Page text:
Carroll’s Yesteryears

8 October 2006

Record Keeper Shed Light on Prices from 19th Century

By Mary Ann Ashcraft

There’s something fascinating about the cost of items years ago – before people ever worried about gas prices – back when they used horses and wagons instead of cars.

Thanks to the meticulous record keeping of Clotworthy Birnie, an Irish immigrant who arrived in Taneytown in 1810, we know a great deal about his expenses as he established his family in a new country, built a house and became active in the community.

Birnie was wealthy by standards of the times.  He landed in Baltimore with over $4,000 in his pocket.  Accompanied by his wife and children, he settled down east of Taneytown to manage 3,000 acres of land belonging to his uncle.

Even before leaving Baltimore, he purchased a good riding horse for $120 and a milk cow for $20.  The cow must have walked to Taneytown behind wagons hauling the family’s belongings.  Birnie obviously needed help on his large farm, so in October and December of 1810 he purchased several slaves for $325 each.

Frederick County assessed him $46.18 for county and road taxes in 1814, and in 1815 another tax amounted to $179.38.  These large sums attest to his wealth and definitely were not typical of what most citizens paid.  He even paid a $2 tax on a pair of silver watches!

By 1816 Birnie was a stockholder in the Westminster, Taneytown and Emmitsburg Turnpike and involved in its construction as well.  The cost of building and maintaining roads was significant, but good ones were vital to a community’s economy.  A bridge over Bear Branch of Big Pipe Creek cost $120.  In the 1820s the turnpike company paid Cornelious Baust $67.00 to haul 134 loads of stone for the roadbed, but John Fleagle only earned ten cents a perch to break it.  A perch is a volume of stone 16.5 feet long, 1.5 feet high and 1 foot thick.  The wear and tear on man, beast and wagon for road construction must have been extraordinary!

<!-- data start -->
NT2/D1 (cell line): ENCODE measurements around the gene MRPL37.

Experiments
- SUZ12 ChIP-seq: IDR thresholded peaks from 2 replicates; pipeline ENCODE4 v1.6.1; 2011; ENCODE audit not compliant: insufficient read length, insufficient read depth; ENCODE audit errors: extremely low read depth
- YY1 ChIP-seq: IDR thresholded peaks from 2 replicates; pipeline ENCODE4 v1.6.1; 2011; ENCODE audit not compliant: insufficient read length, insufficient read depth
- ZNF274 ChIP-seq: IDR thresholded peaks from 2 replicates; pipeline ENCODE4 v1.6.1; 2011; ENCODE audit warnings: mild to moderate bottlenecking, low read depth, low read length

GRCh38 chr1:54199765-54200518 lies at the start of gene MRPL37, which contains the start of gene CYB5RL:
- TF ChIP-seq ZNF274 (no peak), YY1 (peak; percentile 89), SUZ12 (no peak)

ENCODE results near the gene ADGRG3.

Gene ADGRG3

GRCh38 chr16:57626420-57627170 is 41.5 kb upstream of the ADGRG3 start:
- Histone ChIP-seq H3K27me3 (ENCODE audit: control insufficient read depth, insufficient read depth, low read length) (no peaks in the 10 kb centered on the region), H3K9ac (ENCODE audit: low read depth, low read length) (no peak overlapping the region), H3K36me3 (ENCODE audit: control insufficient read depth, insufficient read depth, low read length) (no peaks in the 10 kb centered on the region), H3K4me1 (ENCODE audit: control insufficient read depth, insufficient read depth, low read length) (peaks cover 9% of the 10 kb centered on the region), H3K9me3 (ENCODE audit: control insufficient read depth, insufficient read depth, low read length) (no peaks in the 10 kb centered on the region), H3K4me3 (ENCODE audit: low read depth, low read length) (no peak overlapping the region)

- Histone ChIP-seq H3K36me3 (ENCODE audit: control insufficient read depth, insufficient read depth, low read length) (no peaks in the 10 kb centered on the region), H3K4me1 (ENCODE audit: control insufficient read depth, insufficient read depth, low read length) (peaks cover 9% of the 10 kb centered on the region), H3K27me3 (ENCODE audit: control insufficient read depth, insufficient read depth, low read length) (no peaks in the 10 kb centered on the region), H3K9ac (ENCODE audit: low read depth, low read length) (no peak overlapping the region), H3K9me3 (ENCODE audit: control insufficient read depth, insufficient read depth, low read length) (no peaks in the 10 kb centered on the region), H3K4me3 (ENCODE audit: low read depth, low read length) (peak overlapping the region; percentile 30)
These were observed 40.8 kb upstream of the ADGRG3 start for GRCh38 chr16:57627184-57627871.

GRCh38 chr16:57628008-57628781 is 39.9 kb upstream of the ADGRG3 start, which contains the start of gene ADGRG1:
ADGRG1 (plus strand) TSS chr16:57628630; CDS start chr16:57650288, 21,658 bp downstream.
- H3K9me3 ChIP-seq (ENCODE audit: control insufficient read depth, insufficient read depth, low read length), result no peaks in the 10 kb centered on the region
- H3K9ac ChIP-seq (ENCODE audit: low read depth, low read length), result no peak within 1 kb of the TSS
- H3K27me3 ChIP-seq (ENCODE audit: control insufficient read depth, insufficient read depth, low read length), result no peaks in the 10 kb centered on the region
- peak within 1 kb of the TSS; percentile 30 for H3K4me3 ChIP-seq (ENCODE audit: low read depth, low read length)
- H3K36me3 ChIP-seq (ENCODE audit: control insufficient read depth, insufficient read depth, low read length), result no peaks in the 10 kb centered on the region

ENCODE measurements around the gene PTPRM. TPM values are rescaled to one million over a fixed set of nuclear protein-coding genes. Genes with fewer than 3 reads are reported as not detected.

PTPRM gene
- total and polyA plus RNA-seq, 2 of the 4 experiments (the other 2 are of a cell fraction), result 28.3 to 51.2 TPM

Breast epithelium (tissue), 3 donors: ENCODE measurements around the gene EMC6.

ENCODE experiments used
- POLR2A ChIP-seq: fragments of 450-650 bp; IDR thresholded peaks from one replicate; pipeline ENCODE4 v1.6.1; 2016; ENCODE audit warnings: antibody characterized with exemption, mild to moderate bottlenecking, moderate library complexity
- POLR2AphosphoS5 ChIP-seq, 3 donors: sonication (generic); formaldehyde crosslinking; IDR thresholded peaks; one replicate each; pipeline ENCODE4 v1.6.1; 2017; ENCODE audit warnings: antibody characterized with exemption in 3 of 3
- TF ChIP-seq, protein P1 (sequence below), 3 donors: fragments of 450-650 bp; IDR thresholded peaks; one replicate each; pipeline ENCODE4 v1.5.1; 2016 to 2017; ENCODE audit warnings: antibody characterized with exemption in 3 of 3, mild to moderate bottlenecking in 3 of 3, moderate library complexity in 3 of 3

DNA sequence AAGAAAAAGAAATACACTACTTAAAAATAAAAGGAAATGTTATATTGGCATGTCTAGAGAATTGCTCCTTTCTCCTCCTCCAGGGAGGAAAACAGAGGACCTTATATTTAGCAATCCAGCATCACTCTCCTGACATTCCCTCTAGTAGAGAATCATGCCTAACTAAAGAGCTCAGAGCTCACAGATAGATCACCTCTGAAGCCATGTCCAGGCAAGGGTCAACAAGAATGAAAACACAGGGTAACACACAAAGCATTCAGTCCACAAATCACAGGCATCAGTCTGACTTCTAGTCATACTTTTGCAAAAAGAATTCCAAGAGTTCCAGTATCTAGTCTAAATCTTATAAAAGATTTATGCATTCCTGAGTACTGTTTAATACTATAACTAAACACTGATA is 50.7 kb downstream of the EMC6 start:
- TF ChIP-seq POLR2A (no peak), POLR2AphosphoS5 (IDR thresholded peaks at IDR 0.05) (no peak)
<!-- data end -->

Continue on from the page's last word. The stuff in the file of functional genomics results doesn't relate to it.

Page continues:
Whiskey seems a bargain in 1816 at just 67 cents per gallon.  Birnie bought 33 gallons!   In 1821, he purchased fabric from a Baltimore merchant whose Canton crepe (silk) cost a whopping $10.50, while an equal amount of white cotton was only 75 cents.

Birnie spent $30 for 2,000 chestnut rails in 1822, but 8 years later he had to pay $25 for half that many.  A hired hand earned $1.20 for three days of plowing corn and $0.60 for a day’s worth of mowing.

In 1832, Birnie began construction of Thorndale, his large and elegant new home.  Winchester Clingan received wages of $1.50 per day, a considerable sum for the time, especially in comparison to other workmen who earned only $15-$22 per month.  Perhaps Clingan was the foreman because he submitted bills for the work which also included $1.50 per week to feed some of the men.  Bricklayers got 75 cents per thousand for their work.

James Lyon, a Baltimore iron dealer, supplied large iron plates for three of Thorndale’s fireplaces that cost $36.72 and weighed 918 pounds.  Lyon also furnished 96 sash weights for the windows.  Those weighed 787 pounds and cost 3.5 cents per pound.  These items, weighing close to a ton, needed to go to Taneytown, but delivery apparently was not included in the price.  Roof shingles ranged from $5.50 to $7 per thousand.  Lumber for rafters was $1.00 per hundred feet and Birnie bought 1,990 feet.

In the 1820s and 1830s, $1.00 would buy 2.5 bushels of potatoes; new shoes cost $2.00; supper and a night’s lodging at A. Hussey’s inn came to 37.5 cents (excluding spirits); a bushel of oysters was 25 cents; a man’s saddle cost $15 and 9 cents purchased a bushel of coal.

The scraps of paper on which these transactions are written reveal so much about Taneytown in the early 1800s, not only wages and prices, but also the names of millers, tanners, farm hands, blacksmiths, stone breakers and myriad others who made up the work force of that small community.  They are a gold mine for students of local history.

Mary Ann Ashcraft is a library volunteer at the Historical Society of Carroll County.

Photo caption:  Undated silhouettes of Clotworthy Birnie (1765-1845) and his wife Hester McNaghten (1772-1841) from microfilm at the Historical Society of Carroll County.